Disassociating MMA from porn is unquestionably a wise decision for this historic broadcast, and we can only hope that Mauro Ranallo has to submit all of his kooky metaphors for approval before the event as well. A girl-on-girl cagefight on national TV is edgy enough. Baby steps, people…

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You Gotta Be Kidding Me: UFC Bans Affliction?

RCA

Over the last few months, we’ve often been surprised at how petty and short-sighted the UFC can be — but if this rumor is true, it represents a new low for Dana White & Co. According to a report on 5thRound.com, the UFC is trying to block the clothing line Affliction from sponsoring its fighters, due to Affliction apparently trying to start its own MMA organization. From the report:

We are still gathering all of the details about this story, but we have been able to confirm it with a couple of people within the MMA community. From what we’re being told, the UFC is no longer allowing the clothing line Affliction to sponsor its fighters…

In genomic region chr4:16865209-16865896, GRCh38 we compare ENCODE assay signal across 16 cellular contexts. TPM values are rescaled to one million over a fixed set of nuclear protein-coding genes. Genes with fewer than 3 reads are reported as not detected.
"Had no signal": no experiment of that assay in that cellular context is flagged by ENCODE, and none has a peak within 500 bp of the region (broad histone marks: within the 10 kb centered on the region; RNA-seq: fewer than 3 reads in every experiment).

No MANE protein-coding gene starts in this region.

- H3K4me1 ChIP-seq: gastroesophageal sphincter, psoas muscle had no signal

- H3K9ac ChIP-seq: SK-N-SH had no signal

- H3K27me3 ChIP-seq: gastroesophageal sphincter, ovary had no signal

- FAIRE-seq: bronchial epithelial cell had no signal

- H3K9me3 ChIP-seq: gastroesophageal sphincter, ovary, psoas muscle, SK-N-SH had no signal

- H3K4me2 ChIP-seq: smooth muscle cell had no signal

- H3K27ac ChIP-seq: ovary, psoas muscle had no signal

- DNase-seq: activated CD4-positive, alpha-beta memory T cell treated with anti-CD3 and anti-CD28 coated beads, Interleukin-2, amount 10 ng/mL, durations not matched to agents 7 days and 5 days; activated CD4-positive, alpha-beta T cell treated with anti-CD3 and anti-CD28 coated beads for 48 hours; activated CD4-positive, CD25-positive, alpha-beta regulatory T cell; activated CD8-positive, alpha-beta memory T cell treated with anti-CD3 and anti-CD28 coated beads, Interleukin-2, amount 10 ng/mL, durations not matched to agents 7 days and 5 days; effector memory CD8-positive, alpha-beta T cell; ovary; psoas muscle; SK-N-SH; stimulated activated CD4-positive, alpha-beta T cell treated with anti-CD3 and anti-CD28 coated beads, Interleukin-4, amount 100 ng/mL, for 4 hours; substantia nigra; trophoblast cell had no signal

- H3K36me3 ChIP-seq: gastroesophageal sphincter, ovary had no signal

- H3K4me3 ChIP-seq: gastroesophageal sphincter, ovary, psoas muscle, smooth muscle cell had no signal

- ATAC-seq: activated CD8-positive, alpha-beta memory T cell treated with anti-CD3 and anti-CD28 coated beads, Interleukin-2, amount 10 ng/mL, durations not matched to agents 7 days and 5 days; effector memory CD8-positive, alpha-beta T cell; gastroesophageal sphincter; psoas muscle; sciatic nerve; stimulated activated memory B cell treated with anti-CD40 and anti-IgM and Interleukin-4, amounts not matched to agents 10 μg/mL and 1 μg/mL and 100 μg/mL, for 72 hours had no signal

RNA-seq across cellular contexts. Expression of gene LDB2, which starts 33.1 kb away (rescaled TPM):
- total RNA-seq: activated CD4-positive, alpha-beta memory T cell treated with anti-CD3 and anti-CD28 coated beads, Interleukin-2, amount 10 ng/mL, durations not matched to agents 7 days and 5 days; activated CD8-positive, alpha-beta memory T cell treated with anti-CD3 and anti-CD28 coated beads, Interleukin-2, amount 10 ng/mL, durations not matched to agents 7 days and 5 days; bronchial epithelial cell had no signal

The word is that the UFC was not happy about Affliction starting their own fighting organization. We currently aren’t sure if Affliction is partnering up with anybody or if they are going about it by themselves, but that was what we were able to confirm with our sources…

The last fighter to actually wear Affliction during an event was Georges St. Pierre at UFC 79 where he sported Affliction on his tights and gi. If you review UFC 80 and Wednesday’s Ultimate Fight Night: Swick vs. Burkman, you’ll notice that Affliction was noticeably absent from any fighter’s apparel.

Not sure how reputable these sources are, but since there’s more than one of them, we’ll put this in the “possibly true” file for now. What makes it more plausible is Affliction’s association with Randy Couture. Couture’s “Xtreme Couture” t-shirt line is a sub-label of Affliction, and if the UFC was petty enough to forbid the wearing of Xtreme Couture gear during Wanderlei Silva’s UFC All Access shoot, then we’d believe they’d try to exert pressure on his parent company by banning Affliction altogether. Of course, what makes this less plausible is that the UFC’s biggest stars — Chuck Liddell and Georges St. Pierre among them — all rep hard for Affliction. The UFC isn’t crazy enough to damage relationships with their last remaining big names over t-shirts. Are they? We’ll update you when we know more…